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‘I learned to trust in Jesus’: Magic Johnson shares reflections on living with HIV for 30 years

Magic and Cookie Johnson
Magic and Cookie Johnson speak with "CBS Mornings" co-host Gayle King to discuss their lives 30 years after the former NBA player's HIV diagnosis on Nov. 10, 2021. |

Magic Johnson expressed gratitude for his Lord and Savior earlier this month as he celebrated the many blessings he's received in life after his HIV diagnosis 30 years ago.  

“God has really blessed me,” Johnson wrote in a Nov. 7 Twitter post. “Today marks 30 years living with HIV so the message resonated with me in such a tremendous way. I thank the Lord for keeping me, giving me strength, and guiding me for 62 years but especially the last 30.”

“Through it all I learned to trust in Jesus and I learned to trust in God!” he added in a subsequent tweet

The 62-year-old former NBA Lakers point guard is a father, grandfather, businessman, philanthropist and the CEO of Magic Johnson Enterprises. During his NBA career, Johnson won five championship titles, 11 All-Star declarations and three league MVP awards. 

In an interview with “CBS Mornings” co-host Gayle King, Johnson and his wife, Cookie, discussed what it was like to receive that diagnosis at a time when the only thing most people knew about HIV and AIDS was that it could be fatal. 

At the time, Johnson said he was under the impression that an HIV diagnosis was a death sentence. It left him “devastated,” he added, because he didn't know what would lie ahead in the future for him, his wife and their unborn child.

"You just sit there and say, 'What does this mean? Am I going to die?'" Johnson told King. "I had to really learn a lot about the disease, HIV as well as AIDS. I had to make sure that I was open-minded enough to ask a lot of questions, go get a lot of information from different people.” 

Johnson said he remembered asking Dr. Mellman multiple times: “Are you sure?” Mellman responded by telling him that they had run several tests and all had come back positive for HIV, but he could potentially lead a long life if he underwent treatment and took several medications daily. 

The hardest part, Johnson said, was telling his wife about his HIV status. The couple had been married for just over 40 days and recently found out that Cookie was pregnant with their son, Earvin Johnson III. Johnson's primary concern, he added, was that he not pass the virus on to either of them.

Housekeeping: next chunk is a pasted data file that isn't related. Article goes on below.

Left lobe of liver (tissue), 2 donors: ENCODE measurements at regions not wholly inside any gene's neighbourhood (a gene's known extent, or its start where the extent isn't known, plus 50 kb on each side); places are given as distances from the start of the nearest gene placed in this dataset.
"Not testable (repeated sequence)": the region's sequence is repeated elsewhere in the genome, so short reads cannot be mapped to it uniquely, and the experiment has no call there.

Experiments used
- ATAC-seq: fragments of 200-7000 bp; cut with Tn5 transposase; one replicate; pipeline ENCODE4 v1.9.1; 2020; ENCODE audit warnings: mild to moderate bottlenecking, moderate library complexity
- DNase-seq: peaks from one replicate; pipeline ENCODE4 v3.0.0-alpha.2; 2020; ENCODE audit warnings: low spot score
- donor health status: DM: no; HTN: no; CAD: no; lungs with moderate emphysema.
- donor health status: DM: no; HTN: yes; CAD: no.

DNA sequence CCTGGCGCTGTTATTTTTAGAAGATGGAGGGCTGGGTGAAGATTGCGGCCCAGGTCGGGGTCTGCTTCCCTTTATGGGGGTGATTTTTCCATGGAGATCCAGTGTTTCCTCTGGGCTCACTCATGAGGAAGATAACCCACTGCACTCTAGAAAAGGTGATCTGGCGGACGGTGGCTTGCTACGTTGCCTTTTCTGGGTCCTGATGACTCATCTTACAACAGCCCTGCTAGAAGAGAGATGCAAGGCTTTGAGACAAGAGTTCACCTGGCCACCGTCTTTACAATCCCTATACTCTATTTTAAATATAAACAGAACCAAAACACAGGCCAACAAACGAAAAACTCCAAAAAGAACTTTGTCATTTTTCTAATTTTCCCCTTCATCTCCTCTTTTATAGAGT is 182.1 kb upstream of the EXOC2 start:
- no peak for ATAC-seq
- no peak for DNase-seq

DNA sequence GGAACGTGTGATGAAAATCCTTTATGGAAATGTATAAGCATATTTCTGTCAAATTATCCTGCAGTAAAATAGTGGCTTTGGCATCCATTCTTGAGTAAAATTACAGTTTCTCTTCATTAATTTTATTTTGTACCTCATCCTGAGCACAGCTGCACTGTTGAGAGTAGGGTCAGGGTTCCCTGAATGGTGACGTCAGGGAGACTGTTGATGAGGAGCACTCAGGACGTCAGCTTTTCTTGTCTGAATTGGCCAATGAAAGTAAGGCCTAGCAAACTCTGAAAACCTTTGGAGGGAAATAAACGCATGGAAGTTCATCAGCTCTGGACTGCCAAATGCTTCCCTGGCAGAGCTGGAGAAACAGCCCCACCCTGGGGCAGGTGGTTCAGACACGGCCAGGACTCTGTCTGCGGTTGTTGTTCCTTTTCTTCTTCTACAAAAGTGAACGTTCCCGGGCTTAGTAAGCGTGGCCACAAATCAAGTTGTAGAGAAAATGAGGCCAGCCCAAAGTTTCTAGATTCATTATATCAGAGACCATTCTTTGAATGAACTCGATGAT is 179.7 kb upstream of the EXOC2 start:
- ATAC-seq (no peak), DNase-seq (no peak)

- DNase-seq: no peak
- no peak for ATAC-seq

"It was hard because I loved her so much, and I hated to hurt her," Johnson recounted, adding that he felt immense relief when his wife's and son’s HIV tests were negative. 

"I was scared to death," Johnson said. "I wanted to make sure that she was going to be OK, the baby was going to be OK, and then I could move forward with trying to make sure I was going to be OK."

Over the past 30 years, Johnson has taken a cocktail of medications as part of his daily routine. He's since reduced taking medication three times a day to only once a day. Now, he said, the virus is undetectable, meaning the anti-retroviral treatment has reduced the HIV virus to such a low level that it's not detectible by standard blood tests. 

People with an undetectable viral load are not likely to pass HIV on through sex or to a child during pregnancy. However, that doesn't mean the patient has been cured, according to the Centers For Disease Control and Prevention.  

Cookie, who King described as the epitome of the marriage vows, said her primary concern was her husband's well-being and his survival.  

"It wasn't how he got it that was important to me. It was, 'You're possibly going to die.' And that trumped everything," Cookie said, adding that she assumed he probably contracted the virus through sexual contact since he'd never had a blood transfusion. 

Even though Cookie was reluctant to attend the press conference where her husband would reveal his HIV diagnosis to the world, she went anyway and decided to wear a white suit, which she said symbolized "brightness" and "a future." 

"At that time, people weren't educated [about HIV and AIDS], so they thought you couldn't touch people, you couldn't hug people," Cookie recounted. "And I didn't want people to treat us like we were lepers."

During that Nov. 7, 1991, press conference, Johnson assured the public that he life wasn't over: “I’m going to live on. Everything is still the same. I can work out. … I’ll just have to take medication and go on from there.” 

Johnson has since become a spokesperson for HIV and AIDS awareness by launching the Magic Johnson Foundation.

In 2019, Johnson, who's now an outspoken Christian, stepped down from his role as president of operations for the Lakers so that he and his wife could devote more time to West Angeles Church of God in Christ in Los Angeles, California, according to Christian Headlines

"It's truly a blessing when you know what direction you're going in," Johnson told Charisma News at the time. "It's such a change for me because now when I go to speak to corporations, I lead off by praising the Lord. … You can touch somebody else [when you] praise the Lord."

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